KAMLOOPS - A Taser used to subdue a patient who escaped from the psychiatric ward in Kamloops was functioning normally, according to an independent investigator tasked to review RCMP conduct after the patient fell from a three-storey parking garage and later died from his injuries.
Presentation of evidence at the coroner's inquest into Jacob Setah’s death concluded today, April 14, and a five-person jury has begun deliberating.
Karpal Singh with the Independent Investigations Office of B.C. was called to the scene on June 16 to examine police conduct after a RCMP member used his Taser on Setah before the teen lept to his death from Royal Inland Hospital's parkade. He delivered his testimony yesterday afternoon.
The Independent Investigations Office’s role is to act as a third party which investigates police conduct in cases where the individual officers were dealing with are either seriously harmed or killed. The investigator prepares a report that can be used to determine if a criminal offence was committed by the officer or officers involved.
In this case, the Investigations Office did not forward a report to Crown counsel.
Singh paid particular attention to an RCMP Taser used in the moments before Setah’s death. Earlier evidence heard at the inquest, described two officers negotiating with Setah, who was suffering from psychosis, and using cigarettes to coax him to step down from the ledge.
Const. Nathan Poyzer deployed his Taser in an effort to incapacitate the youth and prevent him from harming himself, but the inquest heard Setah was not subdued before he jumped.
Singh said the Taser has two probes that shoot out of the device and land on a subject.
“In order for the Taser to be effective both probes must be connected to the body,” he said. “If they do not connect, the charge will still be deployed."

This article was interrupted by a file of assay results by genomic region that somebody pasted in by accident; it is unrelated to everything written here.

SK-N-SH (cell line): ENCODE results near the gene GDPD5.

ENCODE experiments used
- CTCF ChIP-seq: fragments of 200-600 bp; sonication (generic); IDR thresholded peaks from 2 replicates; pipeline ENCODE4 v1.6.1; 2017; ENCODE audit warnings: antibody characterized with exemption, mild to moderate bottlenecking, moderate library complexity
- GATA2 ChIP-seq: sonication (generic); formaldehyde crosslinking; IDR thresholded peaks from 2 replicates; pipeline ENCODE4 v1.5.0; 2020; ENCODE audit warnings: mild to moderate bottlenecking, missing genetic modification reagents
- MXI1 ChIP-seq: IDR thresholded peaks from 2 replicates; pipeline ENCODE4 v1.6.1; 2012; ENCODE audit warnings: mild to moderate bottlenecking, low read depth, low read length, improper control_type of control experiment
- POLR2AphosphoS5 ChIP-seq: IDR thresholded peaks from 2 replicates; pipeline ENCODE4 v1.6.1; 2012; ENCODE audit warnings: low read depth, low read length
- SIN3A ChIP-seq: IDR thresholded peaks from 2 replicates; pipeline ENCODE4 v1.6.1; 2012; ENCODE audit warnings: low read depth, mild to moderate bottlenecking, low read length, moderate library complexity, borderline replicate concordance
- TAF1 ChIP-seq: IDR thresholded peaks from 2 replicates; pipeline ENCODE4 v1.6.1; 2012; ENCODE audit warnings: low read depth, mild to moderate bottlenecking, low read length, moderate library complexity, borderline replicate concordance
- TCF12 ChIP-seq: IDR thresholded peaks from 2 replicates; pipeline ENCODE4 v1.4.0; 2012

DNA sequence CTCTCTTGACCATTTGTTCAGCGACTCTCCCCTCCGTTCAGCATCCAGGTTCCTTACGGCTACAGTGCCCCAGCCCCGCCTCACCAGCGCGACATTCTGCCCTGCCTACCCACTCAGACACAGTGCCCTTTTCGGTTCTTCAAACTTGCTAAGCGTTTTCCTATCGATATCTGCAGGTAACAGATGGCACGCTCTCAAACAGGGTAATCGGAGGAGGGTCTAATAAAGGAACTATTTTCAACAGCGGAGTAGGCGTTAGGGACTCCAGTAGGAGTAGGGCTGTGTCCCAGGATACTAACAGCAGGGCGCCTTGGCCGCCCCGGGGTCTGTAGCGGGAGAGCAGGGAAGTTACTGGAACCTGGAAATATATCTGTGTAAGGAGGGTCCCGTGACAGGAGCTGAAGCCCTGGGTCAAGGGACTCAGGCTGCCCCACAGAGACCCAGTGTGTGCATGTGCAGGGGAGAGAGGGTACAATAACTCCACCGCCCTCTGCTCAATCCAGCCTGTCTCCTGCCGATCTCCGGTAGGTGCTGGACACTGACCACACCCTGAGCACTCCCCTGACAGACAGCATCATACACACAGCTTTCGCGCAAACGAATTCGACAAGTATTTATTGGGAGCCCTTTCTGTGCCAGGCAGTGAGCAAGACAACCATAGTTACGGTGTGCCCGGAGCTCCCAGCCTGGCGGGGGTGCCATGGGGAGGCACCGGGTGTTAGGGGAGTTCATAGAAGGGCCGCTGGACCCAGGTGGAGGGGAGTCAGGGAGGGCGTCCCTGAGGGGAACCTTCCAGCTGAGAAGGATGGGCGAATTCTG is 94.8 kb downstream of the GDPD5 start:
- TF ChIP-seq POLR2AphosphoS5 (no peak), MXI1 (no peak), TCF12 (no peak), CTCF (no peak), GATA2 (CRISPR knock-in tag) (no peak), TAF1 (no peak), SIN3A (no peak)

He determined the device was working properly.
Singh said according to the autopsy notes, there were three marks on the teen’s chest. Two of those marks were consistant with a Taser probe, but he was unsure about the third.
“There was confirmation of one (shock) but I could not confirm whether there was a second,” he said.
To analyze the device itself, Singh downloaded its information and found it was deployed twice in a short period. To register a proper charge, a conducted-energy weapon must be deployed for five seconds, he said. The first shock delivered by the device lasted for five seconds and the second was four seconds long.
Sgt. Michael Buxton-Carr testified he heard the sound of the Taser go off but was taking notes at the time. He did not see if it knocked Setah to the ground.
As part of their findings, set to be delivered this afternoon, jurors will classify Setah’s death as an accident, suicide, homicide, natural causes or undetermined. The undetermined classification can be made if jurors have competing arguments between two other causes of death.
Along with providing the determination, jurors may also submit recommendations to the various organizations involved in the case as a way to prevent similar deaths.
Find past stories on this coroner's inquest here.
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